A Rash Of Murders: Is Crime In Lake Charles Getting Worse?
By Kerri Cooke
Violent crime — it’s becoming more and more evident in our area every day. Homicide even crept up on Lagniappe’s back door a few weeks ago when a double murder was committed on a Friday night.
Blood spatter from one of the victims who struggled to get away before collapsing stains areas of our parking lot. We’ve known for a while that there have been drugs around due to syringes being found in our parking lot over the past few months, but we never expected a murder. It’s one of those things you know can happen, but can’t believe has happened when it does.
And if you’ve stayed abreast of local news, you’ve probably noticed how much violent crime we’ve experienced locally, especially in the Lake Charles city limits. But we always tend to think the worst of the crime resides in Baton Rouge and New Orleans. And while these cities might have more instances of violent crime, it is compensated for by their higher population.
When taking violent crime per capita into account, Lake Charles, according to FBI statistics from 2020, is the 16th worst metro area, beating out both cities to the east. Monroe clocked in at No. 2; Alexandria at No. 9; Lake Charles at No. 16; Shreveport at No. 25; and New Orleans at No. 40. That’s five cities in Louisiana that make the top 50 worst metro areas in the United States for violent crime.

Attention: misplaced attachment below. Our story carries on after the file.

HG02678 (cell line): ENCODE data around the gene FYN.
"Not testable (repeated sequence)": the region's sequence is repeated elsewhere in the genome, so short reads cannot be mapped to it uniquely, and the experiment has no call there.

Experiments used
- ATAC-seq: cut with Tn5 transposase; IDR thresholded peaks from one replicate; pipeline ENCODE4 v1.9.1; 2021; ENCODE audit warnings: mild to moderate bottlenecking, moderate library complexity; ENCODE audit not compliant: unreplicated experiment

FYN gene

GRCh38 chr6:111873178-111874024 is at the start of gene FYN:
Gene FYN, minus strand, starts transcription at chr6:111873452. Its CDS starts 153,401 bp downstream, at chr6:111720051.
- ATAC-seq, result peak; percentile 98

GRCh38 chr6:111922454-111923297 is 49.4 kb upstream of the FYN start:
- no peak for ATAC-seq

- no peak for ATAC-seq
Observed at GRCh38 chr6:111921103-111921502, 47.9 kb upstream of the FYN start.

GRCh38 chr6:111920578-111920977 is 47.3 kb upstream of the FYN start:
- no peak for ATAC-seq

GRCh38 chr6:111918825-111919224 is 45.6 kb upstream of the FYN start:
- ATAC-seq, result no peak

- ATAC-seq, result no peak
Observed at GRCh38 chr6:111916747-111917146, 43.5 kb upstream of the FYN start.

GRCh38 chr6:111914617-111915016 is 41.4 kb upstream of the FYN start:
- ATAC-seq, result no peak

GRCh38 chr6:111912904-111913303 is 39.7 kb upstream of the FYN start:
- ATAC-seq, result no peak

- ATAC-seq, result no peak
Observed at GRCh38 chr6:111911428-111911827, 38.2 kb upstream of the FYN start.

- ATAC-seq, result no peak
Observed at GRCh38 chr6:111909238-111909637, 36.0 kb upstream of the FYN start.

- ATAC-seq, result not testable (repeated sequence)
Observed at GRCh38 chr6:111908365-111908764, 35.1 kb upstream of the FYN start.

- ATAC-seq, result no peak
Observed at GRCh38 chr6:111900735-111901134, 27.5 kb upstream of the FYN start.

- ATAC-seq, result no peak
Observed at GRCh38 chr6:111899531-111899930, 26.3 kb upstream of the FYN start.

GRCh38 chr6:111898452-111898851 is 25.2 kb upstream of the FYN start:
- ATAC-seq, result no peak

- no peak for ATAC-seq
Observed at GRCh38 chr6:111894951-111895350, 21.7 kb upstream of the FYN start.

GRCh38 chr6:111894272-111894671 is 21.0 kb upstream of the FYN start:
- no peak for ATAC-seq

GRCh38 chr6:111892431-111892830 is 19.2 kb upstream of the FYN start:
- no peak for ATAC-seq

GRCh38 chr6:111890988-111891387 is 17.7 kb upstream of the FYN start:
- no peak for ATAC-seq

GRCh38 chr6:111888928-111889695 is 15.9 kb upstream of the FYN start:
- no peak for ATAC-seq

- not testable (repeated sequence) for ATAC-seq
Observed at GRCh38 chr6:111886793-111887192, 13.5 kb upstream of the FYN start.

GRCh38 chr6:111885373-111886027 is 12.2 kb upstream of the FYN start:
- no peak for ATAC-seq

The LCPD says that the Lake Charles metro area includes all of Cameron and Calcasieu Parishes. (I make the argument that Cameron Parish doesn’t count.) But, of course, Lake Charles is the most heavily populated area and the rest of Calcasieu Parish has a lower crime rate as a result.
The average violent crime in the United States is 399 instances per every 100,000 people. The Lake Charles MSA record is 789 for every 100,000 people. Louisiana as a whole takes the fifth spot when it comes to violent crimes. The statewide average is 639 violent crimes for every 100,000 people.
Other cities in Louisiana take the award for the most murders, a subcategory of violent crime. Again, five cities in Louisiana make the list for the most murders per capita. New Orleans ranks No. 4; Baton Rouge ranks No. 9; Alexandria ranks No. 15; Monroe is right behind Alexandria at No. 16; and Shreveport is right behind Monroe at No. 17.
According to an article by Biz New Orleans, “homicide is especially prevalent in LA. There were 734 murders in the state in 2020, a 35 percent year-over-year increase and more than in many states with far larger populations. Louisiana’s homicide rate of 15.8 for every 100,000 people is the highest of any state and more than double the 6.5 per 100,000 national murder rate.”
Crime has been rising not only in Lake Charles and in Louisiana, but also the nation, as society has been rocked by socioeconomic instability. In fact, 2020 was the deadliest year on record since the ‘90s, with violent crime and homicides steeply climbing. The Council on Criminal Justice estimates homicide rates rose 29 percent in 2020 and another 5 percent in 2021.
Here is a list of violent crimes committed in Lake Charles since the beginning of February and their KPLC headlines.
“LSP: Lake Charles man involved with Lake Charles officer-involved shooting dies”